Last December we featured four stories that culminated from a WMD article entitled "The Story of Bloody Bill Anderson," taken from an action story in Old West magazine, Winter 1978 edition, entitled "Cord of Death." Note that there are links at the bottom of part 1, 2, and 3, as well as a fourth story that culminated from this Old West article.

The thing about these old magazines (I have a huge collection of these collectible treasures), most every story involves real historical data either researched or told to someone who lived it. If you're interested in acquiring one or two of them, contact me at 614-585-2091 or email me. You also can review the few I've managed to add to our eCommerce store.

Be sure to leave a comment or question below. If you do not see the comment box, click on the "no comments:" and you will be on the actual article page. Scroll down and you will find the comment box. Thank you for reading WMD!

--Al Colombo

Looking for Writers

I wish we could dig deeper and provide even more information by way of additional stories on these subjects, but that would not be practical for us at this stage in our publication. In fact, we're looking for additional writers, so if you're a writer, or if you would like to try your hand at writing, I'd be happy to work with you (email me, or call 614-585-2091). If you do not get a response in 48 hours, please try again.

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Saturday, March 23, 2019

Frontier Times, September 1980

September 1980 issue
Frontier Times, September 1980
Partner in True West

Was: $15 USD
Now: $11.00 (includes shipping)
"The files of True West and Frontier Times are going to be of great historical value and should be preserved in all the libraries of the country." --the late Walter  Prescott Webb, former President, American Historical Association.

August - September, 1980
Vol. 54, No. 5
New Series 127

True Stories of the West
In this Issue--

Table of Contents
Hosstail's "Small Talk"
Frontier Post
Temple Houston In Mobeetie and Tascosa
Paiute Murder
The Rise and Fall of a Cattle Baron
The Rockie's Gadgeteer
Nat Straw - Squawman
Who Wants to Die?
Six Months Behind an Ox Team
Eliza Juzan -- Beauty at Arm's Length
Uinta Outpost
Rip Ford's River Warriors
Western Book Roundup
Trails Grown Dim

Close-up of Table of Contents

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Friday, March 22, 2019

True West Binder 1960 - 1961

Buy this Binder-Filled Collection & Save $39 (25%)!

True West magazines are filled with true accounts of the old west. The True West magazines contained in this single binder dates between Nov / Dec 1959 and Nov / Dec 1961. All of these magazines are in excellent condition, as new, in fact.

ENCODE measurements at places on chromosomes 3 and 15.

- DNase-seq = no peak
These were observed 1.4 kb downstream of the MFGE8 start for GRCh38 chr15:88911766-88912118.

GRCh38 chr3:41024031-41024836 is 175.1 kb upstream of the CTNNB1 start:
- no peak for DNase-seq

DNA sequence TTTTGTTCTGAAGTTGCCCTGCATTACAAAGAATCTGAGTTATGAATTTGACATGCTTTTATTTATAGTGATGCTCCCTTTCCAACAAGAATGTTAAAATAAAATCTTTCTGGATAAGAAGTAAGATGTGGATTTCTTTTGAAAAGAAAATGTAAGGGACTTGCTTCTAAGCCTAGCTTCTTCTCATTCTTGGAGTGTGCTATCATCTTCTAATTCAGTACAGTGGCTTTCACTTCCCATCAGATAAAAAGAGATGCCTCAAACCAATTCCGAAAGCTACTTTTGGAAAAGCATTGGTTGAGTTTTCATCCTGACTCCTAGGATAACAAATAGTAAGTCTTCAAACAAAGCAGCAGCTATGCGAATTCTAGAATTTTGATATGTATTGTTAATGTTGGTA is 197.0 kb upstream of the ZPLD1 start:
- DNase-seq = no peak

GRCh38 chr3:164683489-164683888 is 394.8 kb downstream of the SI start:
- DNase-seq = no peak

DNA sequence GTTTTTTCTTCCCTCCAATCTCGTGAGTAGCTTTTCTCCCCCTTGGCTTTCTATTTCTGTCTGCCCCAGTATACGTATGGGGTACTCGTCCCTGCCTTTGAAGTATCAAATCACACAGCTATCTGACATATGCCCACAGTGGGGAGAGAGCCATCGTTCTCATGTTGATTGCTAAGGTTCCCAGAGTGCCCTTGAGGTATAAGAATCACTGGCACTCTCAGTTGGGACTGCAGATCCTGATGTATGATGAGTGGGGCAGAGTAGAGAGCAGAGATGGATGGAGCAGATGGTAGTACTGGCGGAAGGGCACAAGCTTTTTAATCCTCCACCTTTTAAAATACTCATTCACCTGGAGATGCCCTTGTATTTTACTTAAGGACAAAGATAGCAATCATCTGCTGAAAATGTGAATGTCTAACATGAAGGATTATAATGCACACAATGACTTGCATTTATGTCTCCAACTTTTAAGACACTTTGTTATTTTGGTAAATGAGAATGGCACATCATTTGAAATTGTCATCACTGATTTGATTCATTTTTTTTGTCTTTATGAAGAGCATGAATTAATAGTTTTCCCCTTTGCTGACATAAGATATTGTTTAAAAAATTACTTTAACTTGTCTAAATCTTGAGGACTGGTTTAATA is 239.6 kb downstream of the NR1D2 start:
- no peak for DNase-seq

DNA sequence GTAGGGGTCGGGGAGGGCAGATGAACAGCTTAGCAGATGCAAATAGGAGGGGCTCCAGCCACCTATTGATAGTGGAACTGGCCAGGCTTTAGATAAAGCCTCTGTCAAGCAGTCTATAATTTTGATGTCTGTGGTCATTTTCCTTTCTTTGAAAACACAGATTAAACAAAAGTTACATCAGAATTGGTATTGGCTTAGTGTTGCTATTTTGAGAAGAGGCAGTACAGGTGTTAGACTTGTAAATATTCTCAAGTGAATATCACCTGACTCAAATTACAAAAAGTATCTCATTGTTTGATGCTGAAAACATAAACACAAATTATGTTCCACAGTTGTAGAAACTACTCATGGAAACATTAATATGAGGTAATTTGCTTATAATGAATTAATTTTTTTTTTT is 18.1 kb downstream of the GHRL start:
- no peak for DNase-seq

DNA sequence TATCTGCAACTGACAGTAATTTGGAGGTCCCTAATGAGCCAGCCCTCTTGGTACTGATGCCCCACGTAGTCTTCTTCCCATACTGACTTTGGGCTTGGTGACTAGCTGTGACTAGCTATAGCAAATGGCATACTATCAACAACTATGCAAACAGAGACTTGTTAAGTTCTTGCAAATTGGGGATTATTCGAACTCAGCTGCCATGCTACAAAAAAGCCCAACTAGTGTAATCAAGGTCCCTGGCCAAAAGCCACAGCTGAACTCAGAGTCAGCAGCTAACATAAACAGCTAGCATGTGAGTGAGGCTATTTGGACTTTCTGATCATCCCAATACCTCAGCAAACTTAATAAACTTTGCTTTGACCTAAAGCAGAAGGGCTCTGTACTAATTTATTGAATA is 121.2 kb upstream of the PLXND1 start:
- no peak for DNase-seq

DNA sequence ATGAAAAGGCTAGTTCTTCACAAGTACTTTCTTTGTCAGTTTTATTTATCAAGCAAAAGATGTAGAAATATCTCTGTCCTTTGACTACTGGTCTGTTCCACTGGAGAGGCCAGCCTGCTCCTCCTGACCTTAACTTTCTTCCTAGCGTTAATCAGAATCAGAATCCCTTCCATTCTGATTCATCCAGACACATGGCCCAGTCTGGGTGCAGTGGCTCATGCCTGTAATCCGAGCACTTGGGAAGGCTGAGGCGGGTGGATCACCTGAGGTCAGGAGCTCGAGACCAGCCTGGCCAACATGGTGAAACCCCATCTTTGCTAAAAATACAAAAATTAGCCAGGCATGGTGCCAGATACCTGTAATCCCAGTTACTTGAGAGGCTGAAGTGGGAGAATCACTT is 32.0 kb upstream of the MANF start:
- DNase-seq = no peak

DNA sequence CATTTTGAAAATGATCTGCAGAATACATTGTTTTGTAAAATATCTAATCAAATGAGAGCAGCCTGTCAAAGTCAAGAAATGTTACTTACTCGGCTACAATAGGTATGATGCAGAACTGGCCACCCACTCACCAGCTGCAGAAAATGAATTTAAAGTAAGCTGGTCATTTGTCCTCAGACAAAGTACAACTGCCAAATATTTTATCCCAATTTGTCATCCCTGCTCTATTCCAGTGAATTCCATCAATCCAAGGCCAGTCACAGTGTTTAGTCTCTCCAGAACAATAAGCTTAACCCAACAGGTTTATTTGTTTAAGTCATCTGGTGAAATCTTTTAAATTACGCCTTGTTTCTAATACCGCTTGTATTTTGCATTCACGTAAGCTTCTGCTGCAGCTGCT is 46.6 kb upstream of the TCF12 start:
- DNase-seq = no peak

Note that I'm now working out the composite price of the binder with magazines at this time. There is one issue missing, but there are still 12 issues, which includes the Nov / Dec 1959 issue, which is a good find in and of itself. Stated prices includes shipping:

Issue DatePrice
November December 1959$13.49
January February 1960$12.44
March April 1960$19.99
May June 1960$8.99
July August 1960$8.99
September October 1960$22.98
November December 1960$14.95
January February 1961Missing
March April 1961$10.99
May June 1961$12.16
July August 1961$11.95
September October 1961$8.98
November December 1961$10.14
Sub Total (USD):$156.05
The Magazine BinderIncluded
25% discount!-$39.01
Total Price:$117.04
Price: $117.04

Here's how to purchase this binder collection:

  1. Open up a new email in your email client.
  2. Place "True West Binder 1960 - 1961" in the subject line.
  3. In the body of the message, place the following info:
    • Your name
    • City / State
    • Phone number
  4. Send it to

You will receive a total price with shipping as well as a PayPal invoice.

Or, if you're interested in purchasing one of the magazine issues from within this binder, contact Al Colombo at 330-956-9003, or send an email to

Happy Trails!

Nov / Dec 1959

Jan / Feb 1960

Mar / Apr 1960

May / Jun 1960

Jul / Aug 1960

Sep / Oct 1960

Nov / Dec 1960
Jan / Feb 1961

Mar / Apr 1961

May / Jun 1961

Jul / Aug 1961

Sep / Oct 1961

Nov / Dec 1961

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Saturday, March 16, 2019

Shotguns: Gauge Versus Caliber

Something that might be confusing to someone just beginning to get acquainted with shotgunning for sports or home defense is... why are most shotgun shells measured in 'gauge' rather than in caliber like most American pistol and rifle cartridges?